Another said, "We extend civil rights protections to people in society, despite their socio-economic class. How can we legally or morally justify not offering protection to interns? It's counter intuitive."
One commenter made the point that the ruling is maddening because so many young people are dependent on unpaid internships in order to gain experience and get a foot in the door.
"I can see why some college graduates will work for McDonald's(MCD). At least they get paid AND have some legal protection from harassment."
Some people said the ruling reminded them of the three-fifths clause that was part of the U.S. Constitution, until slavery was abolished in 1865. The clause stated that slaves would be counted as three-fifths of a citizen represented in Congress.
"At first I thought this can't be right," Williiam Mosby wrote. "But I guess it's okay to treat unpaid workers (in former times known as 'slaves') any way you want after all."
But not all readers were angry over the ruling. Some self-proclaimed devil's advocates argued that unpaid interns should have less of an issue walking away from a job compared to a paid employee.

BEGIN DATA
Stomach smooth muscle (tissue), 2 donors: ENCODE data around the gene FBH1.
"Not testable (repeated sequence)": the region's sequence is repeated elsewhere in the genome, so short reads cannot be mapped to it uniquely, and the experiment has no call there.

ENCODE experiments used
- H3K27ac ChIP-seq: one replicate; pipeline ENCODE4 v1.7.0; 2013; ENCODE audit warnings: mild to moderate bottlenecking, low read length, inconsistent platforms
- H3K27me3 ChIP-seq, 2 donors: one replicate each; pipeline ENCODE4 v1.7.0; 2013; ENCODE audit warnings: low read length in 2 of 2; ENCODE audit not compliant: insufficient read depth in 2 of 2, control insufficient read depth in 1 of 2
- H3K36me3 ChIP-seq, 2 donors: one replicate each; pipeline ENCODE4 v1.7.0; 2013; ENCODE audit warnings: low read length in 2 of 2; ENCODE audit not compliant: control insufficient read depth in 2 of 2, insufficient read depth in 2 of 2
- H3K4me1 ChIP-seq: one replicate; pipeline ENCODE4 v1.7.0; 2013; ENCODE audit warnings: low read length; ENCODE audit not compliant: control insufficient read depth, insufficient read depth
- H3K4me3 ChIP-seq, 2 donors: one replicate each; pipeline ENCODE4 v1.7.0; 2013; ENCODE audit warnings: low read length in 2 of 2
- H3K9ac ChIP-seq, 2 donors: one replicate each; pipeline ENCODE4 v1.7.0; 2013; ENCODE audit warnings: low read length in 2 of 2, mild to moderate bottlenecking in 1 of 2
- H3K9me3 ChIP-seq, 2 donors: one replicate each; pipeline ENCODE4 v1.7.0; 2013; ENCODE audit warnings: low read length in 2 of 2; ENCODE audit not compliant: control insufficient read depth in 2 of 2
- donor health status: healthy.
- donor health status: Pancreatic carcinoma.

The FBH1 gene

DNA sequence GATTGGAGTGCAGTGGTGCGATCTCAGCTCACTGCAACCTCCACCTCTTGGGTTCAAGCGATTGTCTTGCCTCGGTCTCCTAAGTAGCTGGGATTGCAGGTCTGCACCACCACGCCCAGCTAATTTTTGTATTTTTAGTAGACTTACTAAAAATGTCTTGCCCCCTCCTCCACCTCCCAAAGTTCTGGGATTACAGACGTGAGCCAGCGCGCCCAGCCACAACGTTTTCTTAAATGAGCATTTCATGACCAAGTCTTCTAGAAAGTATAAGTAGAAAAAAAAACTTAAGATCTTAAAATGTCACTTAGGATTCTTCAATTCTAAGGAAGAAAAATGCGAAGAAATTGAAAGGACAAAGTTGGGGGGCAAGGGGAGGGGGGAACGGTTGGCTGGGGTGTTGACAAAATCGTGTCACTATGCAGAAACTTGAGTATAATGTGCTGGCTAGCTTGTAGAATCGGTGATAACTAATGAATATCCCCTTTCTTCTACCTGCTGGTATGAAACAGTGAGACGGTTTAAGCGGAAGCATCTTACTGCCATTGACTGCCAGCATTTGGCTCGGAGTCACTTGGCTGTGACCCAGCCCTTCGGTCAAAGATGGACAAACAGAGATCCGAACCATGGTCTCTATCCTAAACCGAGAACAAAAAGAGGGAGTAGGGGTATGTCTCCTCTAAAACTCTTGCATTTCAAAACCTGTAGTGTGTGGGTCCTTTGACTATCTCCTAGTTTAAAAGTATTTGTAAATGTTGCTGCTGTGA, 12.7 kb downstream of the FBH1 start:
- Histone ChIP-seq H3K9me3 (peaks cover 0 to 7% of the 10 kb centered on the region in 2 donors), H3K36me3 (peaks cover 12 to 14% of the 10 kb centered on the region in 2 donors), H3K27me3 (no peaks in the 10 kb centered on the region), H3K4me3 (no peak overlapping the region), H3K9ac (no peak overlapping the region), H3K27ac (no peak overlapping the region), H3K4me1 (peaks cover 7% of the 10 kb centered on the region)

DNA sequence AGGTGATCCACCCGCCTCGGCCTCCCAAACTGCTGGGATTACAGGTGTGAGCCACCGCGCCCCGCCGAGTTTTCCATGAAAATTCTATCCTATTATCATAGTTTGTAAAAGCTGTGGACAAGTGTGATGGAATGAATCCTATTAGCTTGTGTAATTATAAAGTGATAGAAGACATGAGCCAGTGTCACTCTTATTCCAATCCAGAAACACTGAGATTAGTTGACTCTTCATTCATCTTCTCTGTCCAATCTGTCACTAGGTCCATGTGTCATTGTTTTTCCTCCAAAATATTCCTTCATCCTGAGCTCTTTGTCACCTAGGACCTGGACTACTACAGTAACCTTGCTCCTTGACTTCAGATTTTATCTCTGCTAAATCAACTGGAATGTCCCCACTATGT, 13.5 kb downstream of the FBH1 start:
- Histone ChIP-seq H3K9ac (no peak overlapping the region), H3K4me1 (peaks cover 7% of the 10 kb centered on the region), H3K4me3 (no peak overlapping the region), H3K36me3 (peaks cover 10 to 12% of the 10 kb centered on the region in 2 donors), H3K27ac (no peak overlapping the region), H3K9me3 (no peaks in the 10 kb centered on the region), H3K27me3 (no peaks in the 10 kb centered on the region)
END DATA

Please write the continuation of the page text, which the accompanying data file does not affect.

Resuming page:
"If someone isn't receiving any compensation, they shouldn't have any fear of losing their income," Lobelia wrote. "Unpaid interns who experience harassment are in a better position to simply walk away than paid employees who might be desperate enough to suffer along rather than risk losing the income."
I was an unpaid White House intern
Many of the arguments engendered fierce debate. One reader responded that unpaid interns are getting school credit for the work they do, so they aren't really free to walk away from their jobs.
Another responded by saying that simply walking away is not an option without consequence.
"I've quit an internship from abusive conditions before, and haven't worked in the field in that city since," the reader wrote. "Blacklisting is alive and well. Even walking away from from a voluntary post can have consequences for one's future.